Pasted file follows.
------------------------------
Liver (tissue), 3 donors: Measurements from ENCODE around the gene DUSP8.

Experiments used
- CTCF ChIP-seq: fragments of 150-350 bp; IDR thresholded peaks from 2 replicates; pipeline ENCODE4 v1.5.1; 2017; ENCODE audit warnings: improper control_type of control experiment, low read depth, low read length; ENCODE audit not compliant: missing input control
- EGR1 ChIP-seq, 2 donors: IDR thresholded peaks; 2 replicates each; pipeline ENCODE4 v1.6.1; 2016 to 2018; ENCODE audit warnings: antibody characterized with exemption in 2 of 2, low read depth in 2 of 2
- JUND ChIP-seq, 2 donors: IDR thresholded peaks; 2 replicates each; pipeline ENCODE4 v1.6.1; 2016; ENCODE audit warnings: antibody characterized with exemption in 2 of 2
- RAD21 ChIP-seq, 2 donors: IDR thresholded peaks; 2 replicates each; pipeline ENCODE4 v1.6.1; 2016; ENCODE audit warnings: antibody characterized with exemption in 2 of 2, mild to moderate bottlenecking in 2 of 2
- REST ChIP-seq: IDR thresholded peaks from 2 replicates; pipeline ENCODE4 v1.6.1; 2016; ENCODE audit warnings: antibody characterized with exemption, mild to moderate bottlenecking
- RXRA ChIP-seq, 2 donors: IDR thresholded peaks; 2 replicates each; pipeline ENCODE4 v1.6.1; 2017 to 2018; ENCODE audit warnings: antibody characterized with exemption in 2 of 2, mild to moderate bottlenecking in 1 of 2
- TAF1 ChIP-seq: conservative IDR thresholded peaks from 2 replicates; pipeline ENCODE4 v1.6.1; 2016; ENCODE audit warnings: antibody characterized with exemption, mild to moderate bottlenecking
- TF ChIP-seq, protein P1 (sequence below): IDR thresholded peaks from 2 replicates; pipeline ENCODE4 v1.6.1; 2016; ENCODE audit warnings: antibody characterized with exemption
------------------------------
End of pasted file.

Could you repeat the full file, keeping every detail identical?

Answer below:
Liver (tissue), 3 donors: Measurements from ENCODE around the gene DUSP8.

Experiments used
- CTCF ChIP-seq: fragments of 150-350 bp; IDR thresholded peaks from 2 replicates; pipeline ENCODE4 v1.5.1; 2017; ENCODE audit warnings: improper control_type of control experiment, low read depth, low read length; ENCODE audit not compliant: missing input control
- EGR1 ChIP-seq, 2 donors: IDR thresholded peaks; 2 replicates each; pipeline ENCODE4 v1.6.1; 2016 to 2018; ENCODE audit warnings: antibody characterized with exemption in 2 of 2, low read depth in 2 of 2
- JUND ChIP-seq, 2 donors: IDR thresholded peaks; 2 replicates each; pipeline ENCODE4 v1.6.1; 2016; ENCODE audit warnings: antibody characterized with exemption in 2 of 2
- RAD21 ChIP-seq, 2 donors: IDR thresholded peaks; 2 replicates each; pipeline ENCODE4 v1.6.1; 2016; ENCODE audit warnings: antibody characterized with exemption in 2 of 2, mild to moderate bottlenecking in 2 of 2
- REST ChIP-seq: IDR thresholded peaks from 2 replicates; pipeline ENCODE4 v1.6.1; 2016; ENCODE audit warnings: antibody characterized with exemption, mild to moderate bottlenecking
- RXRA ChIP-seq, 2 donors: IDR thresholded peaks; 2 replicates each; pipeline ENCODE4 v1.6.1; 2017 to 2018; ENCODE audit warnings: antibody characterized with exemption in 2 of 2, mild to moderate bottlenecking in 1 of 2
- TAF1 ChIP-seq: conservative IDR thresholded peaks from 2 replicates; pipeline ENCODE4 v1.6.1; 2016; ENCODE audit warnings: antibody characterized with exemption, mild to moderate bottlenecking
- TF ChIP-seq, protein P1 (sequence below): IDR thresholded peaks from 2 replicates; pipeline ENCODE4 v1.6.1; 2016; ENCODE audit warnings: antibody characterized with exemption